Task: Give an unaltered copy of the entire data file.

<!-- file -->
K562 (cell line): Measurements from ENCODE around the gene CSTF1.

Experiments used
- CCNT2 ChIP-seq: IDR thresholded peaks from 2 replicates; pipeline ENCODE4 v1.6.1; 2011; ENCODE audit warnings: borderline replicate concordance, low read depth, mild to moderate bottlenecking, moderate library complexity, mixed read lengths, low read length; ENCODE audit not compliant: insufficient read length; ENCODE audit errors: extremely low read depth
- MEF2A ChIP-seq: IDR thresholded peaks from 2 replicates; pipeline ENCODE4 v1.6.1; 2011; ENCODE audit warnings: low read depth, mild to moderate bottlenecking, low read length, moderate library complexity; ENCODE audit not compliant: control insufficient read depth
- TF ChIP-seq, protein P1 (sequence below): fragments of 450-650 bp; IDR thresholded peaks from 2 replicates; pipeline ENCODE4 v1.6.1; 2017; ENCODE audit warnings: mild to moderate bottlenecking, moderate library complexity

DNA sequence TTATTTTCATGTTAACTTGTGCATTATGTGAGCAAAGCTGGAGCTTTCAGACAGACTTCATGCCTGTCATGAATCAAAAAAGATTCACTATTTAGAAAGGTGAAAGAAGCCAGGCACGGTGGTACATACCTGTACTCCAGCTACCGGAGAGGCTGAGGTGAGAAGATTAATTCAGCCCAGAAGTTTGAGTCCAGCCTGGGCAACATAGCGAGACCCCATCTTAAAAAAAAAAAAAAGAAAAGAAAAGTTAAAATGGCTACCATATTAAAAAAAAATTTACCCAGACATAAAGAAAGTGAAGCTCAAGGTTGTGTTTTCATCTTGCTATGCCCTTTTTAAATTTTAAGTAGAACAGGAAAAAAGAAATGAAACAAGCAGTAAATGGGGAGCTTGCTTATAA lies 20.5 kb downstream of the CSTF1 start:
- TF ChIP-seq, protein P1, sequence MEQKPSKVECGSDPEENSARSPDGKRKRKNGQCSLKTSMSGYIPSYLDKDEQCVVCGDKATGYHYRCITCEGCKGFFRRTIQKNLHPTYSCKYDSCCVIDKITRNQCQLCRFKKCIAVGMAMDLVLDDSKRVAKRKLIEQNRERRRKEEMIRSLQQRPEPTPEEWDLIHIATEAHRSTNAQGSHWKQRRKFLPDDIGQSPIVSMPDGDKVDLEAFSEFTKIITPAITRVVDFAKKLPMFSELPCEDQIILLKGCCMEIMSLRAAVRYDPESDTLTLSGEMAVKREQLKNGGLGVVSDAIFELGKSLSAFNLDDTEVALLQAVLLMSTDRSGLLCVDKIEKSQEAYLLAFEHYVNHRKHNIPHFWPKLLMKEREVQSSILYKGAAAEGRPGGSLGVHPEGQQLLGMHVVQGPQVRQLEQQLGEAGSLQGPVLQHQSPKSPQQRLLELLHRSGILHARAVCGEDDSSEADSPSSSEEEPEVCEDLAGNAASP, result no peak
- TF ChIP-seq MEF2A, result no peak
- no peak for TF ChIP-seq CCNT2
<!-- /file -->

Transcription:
K562 (cell line): Measurements from ENCODE around the gene CSTF1.

Experiments used
- CCNT2 ChIP-seq: IDR thresholded peaks from 2 replicates; pipeline ENCODE4 v1.6.1; 2011; ENCODE audit warnings: borderline replicate concordance, low read depth, mild to moderate bottlenecking, moderate library complexity, mixed read lengths, low read length; ENCODE audit not compliant: insufficient read length; ENCODE audit errors: extremely low read depth
- MEF2A ChIP-seq: IDR thresholded peaks from 2 replicates; pipeline ENCODE4 v1.6.1; 2011; ENCODE audit warnings: low read depth, mild to moderate bottlenecking, low read length, moderate library complexity; ENCODE audit not compliant: control insufficient read depth
- TF ChIP-seq, protein P1 (sequence below): fragments of 450-650 bp; IDR thresholded peaks from 2 replicates; pipeline ENCODE4 v1.6.1; 2017; ENCODE audit warnings: mild to moderate bottlenecking, moderate library complexity

DNA sequence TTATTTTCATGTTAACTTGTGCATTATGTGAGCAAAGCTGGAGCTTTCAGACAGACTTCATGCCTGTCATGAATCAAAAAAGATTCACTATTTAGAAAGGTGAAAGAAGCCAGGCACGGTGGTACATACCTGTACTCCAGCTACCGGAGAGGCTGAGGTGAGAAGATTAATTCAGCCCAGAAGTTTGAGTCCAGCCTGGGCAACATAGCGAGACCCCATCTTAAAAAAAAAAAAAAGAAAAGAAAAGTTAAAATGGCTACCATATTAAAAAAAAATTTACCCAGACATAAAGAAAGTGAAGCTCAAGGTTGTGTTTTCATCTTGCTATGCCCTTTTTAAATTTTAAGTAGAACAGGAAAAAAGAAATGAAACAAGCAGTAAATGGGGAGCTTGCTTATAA lies 20.5 kb downstream of the CSTF1 start:
- TF ChIP-seq, protein P1, sequence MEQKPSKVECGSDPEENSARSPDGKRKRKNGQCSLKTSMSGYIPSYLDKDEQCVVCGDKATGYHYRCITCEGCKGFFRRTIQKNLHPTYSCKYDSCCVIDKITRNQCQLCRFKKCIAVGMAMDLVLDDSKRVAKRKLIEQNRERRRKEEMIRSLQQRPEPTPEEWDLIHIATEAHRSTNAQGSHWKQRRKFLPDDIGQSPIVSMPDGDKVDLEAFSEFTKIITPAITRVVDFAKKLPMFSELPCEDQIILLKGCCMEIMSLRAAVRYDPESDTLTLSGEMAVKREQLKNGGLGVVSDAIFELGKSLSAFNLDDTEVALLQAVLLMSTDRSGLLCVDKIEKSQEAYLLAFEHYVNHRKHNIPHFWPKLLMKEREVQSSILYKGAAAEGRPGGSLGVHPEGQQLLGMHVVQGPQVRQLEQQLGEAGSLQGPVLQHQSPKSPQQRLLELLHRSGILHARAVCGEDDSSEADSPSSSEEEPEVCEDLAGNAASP, result no peak
- TF ChIP-seq MEF2A, result no peak
- no peak for TF ChIP-seq CCNT2